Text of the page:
Heat stroke occurs when the body is unable to control its internal temperature. Body temperature increases dramatically, the sweating mechanism is unable to keep up with conditions or fails, and the body is unable to cool itself. The body temperature can rise to 105 to 106 degrees Fahrenheit in a span of 10 to 15 minutes. Many of the symptoms of heat stroke are similar to heat exhaustion. Heat stroke presents with the following symptoms: hot, dry skin, profuse sweating, hallucination, chills, headache, confusion, dizziness, high body temperature. For heat exhaustion and heat stroke, move the person to a cool, shaded location and lay them down. Loosen and remove any restrictive, heavy clothing. Try to cool the person either by fanning him or spraying a cool mist of water or applying cool, wet cloths or ice-packs. Call 911 and notify a supervisor immediately. Have the worker drink small amounts of cool water, preferably water fortified with elete Electrolytes.

Heat tolerance, muscle function, mental function and energy require more than sodium

When replacing electrolytes, most companies focus on the least expensive electrolytes, which also happen to be the most abundant in the typical diet and then say their product supplies electrolytes with the implication that the product is complete.

Electrolytes function as a team in the body. The main team of electrolytes found in body fluids are sodium, potassium, magnesium and chloride. Each electrolyte needs the others to function properly. In medical research, people who had low blood levels of sodium and took sodium tablets without improvement were able to achieve results if the sodium was consumed with magnesium. In similar research, people who had low blood levels of potassium and took potassium supplements without improvement were able to achieve appropriate blood levels of potassium by consuming magnesium with the potassium.

During strenuous exertion, losses of magnesium, an essential electrolyte that is essential to proper muscle and mental function and is the foreman of electrolytes, can measure between 10 and 25% of the daily loss. But unlike sodium and potassium, which are in most sports drinks and are plentiful in the diet, magnesium losses aren’t so easily replaced. Magnesium is typically found in green, leafy vegetables. And, unlike sodium and potassium, acclimatization to poor magnesium status does not occur. elete Electrolyte products contain magnesium to replace losses in sweat and during exertion.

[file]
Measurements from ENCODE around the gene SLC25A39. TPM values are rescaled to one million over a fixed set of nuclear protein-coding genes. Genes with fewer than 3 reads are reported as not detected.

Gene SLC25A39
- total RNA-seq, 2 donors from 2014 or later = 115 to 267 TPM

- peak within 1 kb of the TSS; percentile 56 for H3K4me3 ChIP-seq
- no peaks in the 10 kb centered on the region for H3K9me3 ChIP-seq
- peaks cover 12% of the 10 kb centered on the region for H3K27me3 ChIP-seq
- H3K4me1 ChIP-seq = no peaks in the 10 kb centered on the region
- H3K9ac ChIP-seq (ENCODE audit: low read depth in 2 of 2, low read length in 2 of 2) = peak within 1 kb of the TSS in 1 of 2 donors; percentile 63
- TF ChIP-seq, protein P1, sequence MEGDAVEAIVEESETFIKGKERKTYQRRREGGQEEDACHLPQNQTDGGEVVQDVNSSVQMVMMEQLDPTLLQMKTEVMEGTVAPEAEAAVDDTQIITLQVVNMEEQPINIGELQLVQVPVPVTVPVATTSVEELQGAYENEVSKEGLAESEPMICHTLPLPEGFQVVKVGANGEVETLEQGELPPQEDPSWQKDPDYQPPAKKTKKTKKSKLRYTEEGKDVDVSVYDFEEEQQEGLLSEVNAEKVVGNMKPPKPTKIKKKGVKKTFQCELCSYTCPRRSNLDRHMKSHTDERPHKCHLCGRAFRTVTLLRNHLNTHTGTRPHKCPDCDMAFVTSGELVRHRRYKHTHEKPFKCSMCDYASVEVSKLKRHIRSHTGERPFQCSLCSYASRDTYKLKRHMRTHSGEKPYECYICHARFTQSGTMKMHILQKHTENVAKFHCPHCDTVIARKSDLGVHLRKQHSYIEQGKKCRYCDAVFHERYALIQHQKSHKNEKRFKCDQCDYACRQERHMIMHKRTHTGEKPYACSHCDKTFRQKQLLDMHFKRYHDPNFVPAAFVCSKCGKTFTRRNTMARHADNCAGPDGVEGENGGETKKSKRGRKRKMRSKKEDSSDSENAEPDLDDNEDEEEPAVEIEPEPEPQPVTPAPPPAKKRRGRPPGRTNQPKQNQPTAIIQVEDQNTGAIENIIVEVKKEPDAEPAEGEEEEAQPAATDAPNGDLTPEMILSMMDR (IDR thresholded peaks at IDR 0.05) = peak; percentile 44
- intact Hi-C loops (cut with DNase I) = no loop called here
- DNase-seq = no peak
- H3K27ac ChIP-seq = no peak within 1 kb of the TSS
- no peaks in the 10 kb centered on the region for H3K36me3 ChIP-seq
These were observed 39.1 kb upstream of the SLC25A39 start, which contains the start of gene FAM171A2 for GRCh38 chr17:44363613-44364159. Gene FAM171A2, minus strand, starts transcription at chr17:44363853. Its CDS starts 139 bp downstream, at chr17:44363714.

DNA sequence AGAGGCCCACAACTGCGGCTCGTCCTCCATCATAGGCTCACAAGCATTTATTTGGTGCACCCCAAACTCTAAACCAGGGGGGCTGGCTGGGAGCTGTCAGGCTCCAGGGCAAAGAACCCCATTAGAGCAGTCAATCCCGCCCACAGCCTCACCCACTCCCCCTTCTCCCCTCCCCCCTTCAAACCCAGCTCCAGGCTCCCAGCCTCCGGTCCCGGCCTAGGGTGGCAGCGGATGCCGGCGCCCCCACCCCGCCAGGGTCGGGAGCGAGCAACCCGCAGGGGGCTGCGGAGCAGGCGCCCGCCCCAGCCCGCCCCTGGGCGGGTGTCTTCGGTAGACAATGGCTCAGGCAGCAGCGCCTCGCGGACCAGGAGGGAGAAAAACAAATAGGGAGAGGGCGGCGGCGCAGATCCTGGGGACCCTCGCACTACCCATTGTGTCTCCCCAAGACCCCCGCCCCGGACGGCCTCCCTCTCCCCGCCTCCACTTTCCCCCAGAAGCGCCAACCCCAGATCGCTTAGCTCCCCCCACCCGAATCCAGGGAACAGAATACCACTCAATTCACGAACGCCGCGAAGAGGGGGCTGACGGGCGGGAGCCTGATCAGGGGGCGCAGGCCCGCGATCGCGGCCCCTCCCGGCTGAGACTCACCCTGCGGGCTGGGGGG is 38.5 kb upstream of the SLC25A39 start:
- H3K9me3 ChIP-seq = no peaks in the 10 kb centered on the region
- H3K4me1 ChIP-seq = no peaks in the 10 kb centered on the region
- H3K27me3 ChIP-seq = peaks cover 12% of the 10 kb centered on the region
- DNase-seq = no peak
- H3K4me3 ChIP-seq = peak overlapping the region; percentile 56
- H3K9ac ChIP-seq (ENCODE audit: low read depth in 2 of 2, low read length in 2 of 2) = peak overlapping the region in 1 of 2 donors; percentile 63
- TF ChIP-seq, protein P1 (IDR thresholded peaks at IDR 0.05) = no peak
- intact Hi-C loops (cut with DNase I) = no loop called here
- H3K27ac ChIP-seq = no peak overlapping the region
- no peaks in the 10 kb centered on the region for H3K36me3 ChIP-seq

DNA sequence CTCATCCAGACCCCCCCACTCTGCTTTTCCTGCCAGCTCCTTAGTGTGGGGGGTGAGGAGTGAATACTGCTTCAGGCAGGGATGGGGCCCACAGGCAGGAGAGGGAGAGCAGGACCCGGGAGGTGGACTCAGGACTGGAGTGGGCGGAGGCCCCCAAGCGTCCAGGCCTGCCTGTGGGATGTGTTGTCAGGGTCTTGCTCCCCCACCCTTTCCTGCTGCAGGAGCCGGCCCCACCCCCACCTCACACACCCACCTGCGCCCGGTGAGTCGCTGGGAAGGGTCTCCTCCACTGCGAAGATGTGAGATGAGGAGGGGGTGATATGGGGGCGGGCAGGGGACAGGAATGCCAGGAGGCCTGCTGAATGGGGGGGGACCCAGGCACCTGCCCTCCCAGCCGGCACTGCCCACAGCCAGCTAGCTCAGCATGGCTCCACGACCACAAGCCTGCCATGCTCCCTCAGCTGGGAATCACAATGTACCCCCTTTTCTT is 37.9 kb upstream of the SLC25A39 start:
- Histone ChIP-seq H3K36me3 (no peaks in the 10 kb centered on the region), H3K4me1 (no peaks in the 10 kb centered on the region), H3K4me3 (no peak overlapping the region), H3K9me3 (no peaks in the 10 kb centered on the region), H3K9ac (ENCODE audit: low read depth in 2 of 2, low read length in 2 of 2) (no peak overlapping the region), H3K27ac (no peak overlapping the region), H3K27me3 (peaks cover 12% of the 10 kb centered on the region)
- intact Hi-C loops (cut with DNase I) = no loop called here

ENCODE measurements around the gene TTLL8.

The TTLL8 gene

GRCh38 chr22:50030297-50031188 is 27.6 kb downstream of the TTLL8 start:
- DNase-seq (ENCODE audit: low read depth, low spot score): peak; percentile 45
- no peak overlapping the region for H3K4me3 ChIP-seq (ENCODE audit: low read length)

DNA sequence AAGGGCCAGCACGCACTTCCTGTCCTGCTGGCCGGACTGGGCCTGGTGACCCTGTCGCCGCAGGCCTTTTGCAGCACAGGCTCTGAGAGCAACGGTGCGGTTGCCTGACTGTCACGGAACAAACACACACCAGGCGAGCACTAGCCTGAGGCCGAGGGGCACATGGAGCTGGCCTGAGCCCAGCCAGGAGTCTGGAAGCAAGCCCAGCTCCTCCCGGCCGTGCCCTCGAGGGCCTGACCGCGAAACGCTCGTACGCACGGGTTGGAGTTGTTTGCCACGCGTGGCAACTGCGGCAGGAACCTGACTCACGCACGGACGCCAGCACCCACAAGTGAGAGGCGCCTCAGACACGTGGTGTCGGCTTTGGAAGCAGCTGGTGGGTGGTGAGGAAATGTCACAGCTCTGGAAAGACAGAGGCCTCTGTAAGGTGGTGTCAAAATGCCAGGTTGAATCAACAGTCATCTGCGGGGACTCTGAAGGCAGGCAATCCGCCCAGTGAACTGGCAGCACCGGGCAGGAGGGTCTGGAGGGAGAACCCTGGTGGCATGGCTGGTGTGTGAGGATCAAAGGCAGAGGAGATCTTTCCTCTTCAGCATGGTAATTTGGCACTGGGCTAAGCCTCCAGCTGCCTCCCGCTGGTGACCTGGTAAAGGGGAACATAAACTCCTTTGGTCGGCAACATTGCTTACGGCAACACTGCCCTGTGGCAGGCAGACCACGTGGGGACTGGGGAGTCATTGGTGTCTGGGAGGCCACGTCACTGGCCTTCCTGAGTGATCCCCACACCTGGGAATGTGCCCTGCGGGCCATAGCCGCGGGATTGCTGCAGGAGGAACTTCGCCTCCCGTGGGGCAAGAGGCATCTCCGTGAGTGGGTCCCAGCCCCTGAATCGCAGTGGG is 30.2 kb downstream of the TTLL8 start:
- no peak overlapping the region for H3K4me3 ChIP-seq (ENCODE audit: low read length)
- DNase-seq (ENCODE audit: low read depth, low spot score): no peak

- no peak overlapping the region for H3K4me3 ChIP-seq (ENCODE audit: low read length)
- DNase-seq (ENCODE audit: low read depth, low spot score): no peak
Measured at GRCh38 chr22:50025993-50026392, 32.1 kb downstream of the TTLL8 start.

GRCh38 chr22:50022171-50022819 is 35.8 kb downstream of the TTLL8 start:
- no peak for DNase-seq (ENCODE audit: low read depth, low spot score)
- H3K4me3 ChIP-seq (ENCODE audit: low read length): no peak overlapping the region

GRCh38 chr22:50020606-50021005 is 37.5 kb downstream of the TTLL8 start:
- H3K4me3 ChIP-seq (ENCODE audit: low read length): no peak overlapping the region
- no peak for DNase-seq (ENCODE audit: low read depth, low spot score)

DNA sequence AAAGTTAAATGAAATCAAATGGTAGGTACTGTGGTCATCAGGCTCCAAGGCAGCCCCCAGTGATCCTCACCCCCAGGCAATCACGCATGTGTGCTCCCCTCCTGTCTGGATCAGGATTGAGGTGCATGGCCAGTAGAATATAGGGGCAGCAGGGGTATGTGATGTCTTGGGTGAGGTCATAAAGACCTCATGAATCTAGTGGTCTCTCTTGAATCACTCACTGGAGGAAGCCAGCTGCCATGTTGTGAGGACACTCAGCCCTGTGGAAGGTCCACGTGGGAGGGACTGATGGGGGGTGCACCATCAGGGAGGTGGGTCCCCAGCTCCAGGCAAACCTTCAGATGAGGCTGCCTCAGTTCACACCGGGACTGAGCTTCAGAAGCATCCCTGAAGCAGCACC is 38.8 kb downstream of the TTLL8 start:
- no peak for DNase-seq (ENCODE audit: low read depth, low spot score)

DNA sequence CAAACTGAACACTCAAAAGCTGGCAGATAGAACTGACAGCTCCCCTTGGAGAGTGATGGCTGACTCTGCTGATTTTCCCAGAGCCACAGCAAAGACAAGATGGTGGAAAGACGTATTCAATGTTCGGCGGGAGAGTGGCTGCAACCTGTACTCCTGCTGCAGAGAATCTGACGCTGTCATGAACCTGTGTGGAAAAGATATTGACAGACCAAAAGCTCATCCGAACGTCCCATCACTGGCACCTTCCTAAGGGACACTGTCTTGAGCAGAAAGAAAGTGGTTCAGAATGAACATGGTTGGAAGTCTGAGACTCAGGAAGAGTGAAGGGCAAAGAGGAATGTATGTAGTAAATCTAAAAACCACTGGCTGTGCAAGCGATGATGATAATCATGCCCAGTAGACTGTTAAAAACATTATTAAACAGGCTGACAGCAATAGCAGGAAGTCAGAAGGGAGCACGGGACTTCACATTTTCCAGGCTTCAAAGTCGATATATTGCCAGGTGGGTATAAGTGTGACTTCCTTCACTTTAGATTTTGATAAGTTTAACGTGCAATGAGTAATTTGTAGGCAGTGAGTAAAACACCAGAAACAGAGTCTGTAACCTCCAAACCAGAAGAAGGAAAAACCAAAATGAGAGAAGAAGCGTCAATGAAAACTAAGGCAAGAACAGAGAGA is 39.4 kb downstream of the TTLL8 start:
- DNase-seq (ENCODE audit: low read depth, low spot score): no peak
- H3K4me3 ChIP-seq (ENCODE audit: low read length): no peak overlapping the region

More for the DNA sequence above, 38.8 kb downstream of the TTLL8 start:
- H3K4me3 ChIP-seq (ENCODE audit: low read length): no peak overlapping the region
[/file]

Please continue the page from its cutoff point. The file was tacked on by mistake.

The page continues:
Most sports drinks are laden with sugar and artificial preservatives

that can work against high level hydration and are inappropriate for many in the work force. Most people are surprised to learn that the most popular sports drinks contain approximately 2 cups worth of sugar calories in 1 gallon of beverage. This can taste great if a person is only consuming 32 oz., but if they are trying to stay hydrated over a full work shift and trying to  consume the 32 oz. per hour that OSHA recommends, they would end up drinking 4 cups of sugar.

What happens in real work conditions is that workers start hydrating with sports drinks just fine, but when they have surpassed their tolerance level for sugar they stop hydrating and risk serious injury.


  • Consumers of sports drinks will consume significant amounts of sugar long before they receive adequate amounts of fluid and electrolytes
  • It’s not uncommon for workers to complain of nausea, GI distress while using high sugar hydration products
  • Many workers and athletes complain of gastrointestinal (GI) upset and nausea using sports drinks. Once this occurs, many will be reluctant to continue to drink a sports drinks in order to stay hydrated, prevent dehydration (vicious circle)
  • Nausea and GI distress result in decreased productivity
  • For workers (especially older) who might have specific health considerations (hypertension, diabetes, etc.), sports drinks high in sodium, sugar can be contraindicated by their doctor